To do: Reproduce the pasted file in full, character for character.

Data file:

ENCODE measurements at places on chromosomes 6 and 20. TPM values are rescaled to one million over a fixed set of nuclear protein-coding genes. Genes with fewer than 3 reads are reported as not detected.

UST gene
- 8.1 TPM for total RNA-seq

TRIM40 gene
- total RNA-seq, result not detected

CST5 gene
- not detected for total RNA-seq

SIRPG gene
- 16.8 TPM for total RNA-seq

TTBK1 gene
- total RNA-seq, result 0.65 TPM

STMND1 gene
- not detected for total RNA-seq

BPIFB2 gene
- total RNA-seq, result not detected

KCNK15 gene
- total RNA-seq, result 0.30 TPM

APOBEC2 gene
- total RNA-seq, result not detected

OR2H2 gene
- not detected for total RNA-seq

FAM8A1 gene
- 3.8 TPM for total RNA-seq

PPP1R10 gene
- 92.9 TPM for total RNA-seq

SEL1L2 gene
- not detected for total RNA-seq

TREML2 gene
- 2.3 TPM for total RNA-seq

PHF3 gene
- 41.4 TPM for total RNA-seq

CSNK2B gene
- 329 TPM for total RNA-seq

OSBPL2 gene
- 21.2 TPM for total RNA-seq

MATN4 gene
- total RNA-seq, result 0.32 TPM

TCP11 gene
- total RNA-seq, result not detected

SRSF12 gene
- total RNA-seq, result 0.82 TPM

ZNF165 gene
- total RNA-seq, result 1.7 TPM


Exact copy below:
ENCODE measurements at places on chromosomes 6 and 20. TPM values are rescaled to one million over a fixed set of nuclear protein-coding genes. Genes with fewer than 3 reads are reported as not detected.

UST gene
- 8.1 TPM for total RNA-seq

TRIM40 gene
- total RNA-seq, result not detected

CST5 gene
- not detected for total RNA-seq

SIRPG gene
- 16.8 TPM for total RNA-seq

TTBK1 gene
- total RNA-seq, result 0.65 TPM

STMND1 gene
- not detected for total RNA-seq

BPIFB2 gene
- total RNA-seq, result not detected

KCNK15 gene
- total RNA-seq, result 0.30 TPM

APOBEC2 gene
- total RNA-seq, result not detected

OR2H2 gene
- not detected for total RNA-seq

FAM8A1 gene
- 3.8 TPM for total RNA-seq

PPP1R10 gene
- 92.9 TPM for total RNA-seq

SEL1L2 gene
- not detected for total RNA-seq

TREML2 gene
- 2.3 TPM for total RNA-seq

PHF3 gene
- 41.4 TPM for total RNA-seq

CSNK2B gene
- 329 TPM for total RNA-seq

OSBPL2 gene
- 21.2 TPM for total RNA-seq

MATN4 gene
- total RNA-seq, result 0.32 TPM

TCP11 gene
- total RNA-seq, result not detected

SRSF12 gene
- total RNA-seq, result 0.82 TPM

ZNF165 gene
- total RNA-seq, result 1.7 TPM